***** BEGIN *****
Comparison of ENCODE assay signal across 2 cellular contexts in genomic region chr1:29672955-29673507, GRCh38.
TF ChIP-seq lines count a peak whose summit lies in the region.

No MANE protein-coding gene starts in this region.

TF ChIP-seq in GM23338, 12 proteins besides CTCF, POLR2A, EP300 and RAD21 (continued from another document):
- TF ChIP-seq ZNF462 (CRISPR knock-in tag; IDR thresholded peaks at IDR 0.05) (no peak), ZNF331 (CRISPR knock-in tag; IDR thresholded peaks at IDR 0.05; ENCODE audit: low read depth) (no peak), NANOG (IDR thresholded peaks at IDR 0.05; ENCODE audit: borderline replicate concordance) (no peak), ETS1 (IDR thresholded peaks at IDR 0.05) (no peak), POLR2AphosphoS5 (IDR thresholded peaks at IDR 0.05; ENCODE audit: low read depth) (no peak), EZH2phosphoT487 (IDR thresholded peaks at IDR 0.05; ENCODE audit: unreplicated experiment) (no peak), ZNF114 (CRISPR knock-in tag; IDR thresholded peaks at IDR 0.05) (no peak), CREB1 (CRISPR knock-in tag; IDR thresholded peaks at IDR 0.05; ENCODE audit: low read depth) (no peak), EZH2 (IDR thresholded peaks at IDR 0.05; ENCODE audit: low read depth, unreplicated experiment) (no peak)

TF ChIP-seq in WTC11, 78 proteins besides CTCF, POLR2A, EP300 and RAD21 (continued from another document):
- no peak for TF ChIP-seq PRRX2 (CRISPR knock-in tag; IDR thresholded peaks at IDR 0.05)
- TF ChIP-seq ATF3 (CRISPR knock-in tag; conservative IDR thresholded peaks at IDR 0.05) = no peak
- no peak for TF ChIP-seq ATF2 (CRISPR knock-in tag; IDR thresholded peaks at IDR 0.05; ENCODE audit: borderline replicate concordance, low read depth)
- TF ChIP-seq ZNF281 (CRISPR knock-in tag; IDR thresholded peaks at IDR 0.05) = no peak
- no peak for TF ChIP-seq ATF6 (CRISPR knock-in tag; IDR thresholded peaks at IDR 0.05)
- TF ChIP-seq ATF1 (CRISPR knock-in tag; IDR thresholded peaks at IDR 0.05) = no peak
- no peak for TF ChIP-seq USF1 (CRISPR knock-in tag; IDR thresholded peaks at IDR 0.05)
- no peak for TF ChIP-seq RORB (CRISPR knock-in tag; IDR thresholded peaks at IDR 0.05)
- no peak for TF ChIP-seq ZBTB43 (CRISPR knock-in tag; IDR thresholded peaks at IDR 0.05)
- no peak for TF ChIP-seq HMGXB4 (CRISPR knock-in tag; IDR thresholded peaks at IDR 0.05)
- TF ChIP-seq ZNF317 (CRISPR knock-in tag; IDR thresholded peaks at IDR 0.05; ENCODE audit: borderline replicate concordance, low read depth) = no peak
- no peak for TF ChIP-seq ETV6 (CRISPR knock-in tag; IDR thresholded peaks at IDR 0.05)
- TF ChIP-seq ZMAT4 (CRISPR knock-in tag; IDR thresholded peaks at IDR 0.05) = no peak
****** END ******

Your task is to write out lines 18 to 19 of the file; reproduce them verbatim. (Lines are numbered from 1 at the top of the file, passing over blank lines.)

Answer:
- no peak for TF ChIP-seq ETV6 (CRISPR knock-in tag; IDR thresholded peaks at IDR 0.05)
- TF ChIP-seq ZMAT4 (CRISPR knock-in tag; IDR thresholded peaks at IDR 0.05) = no peak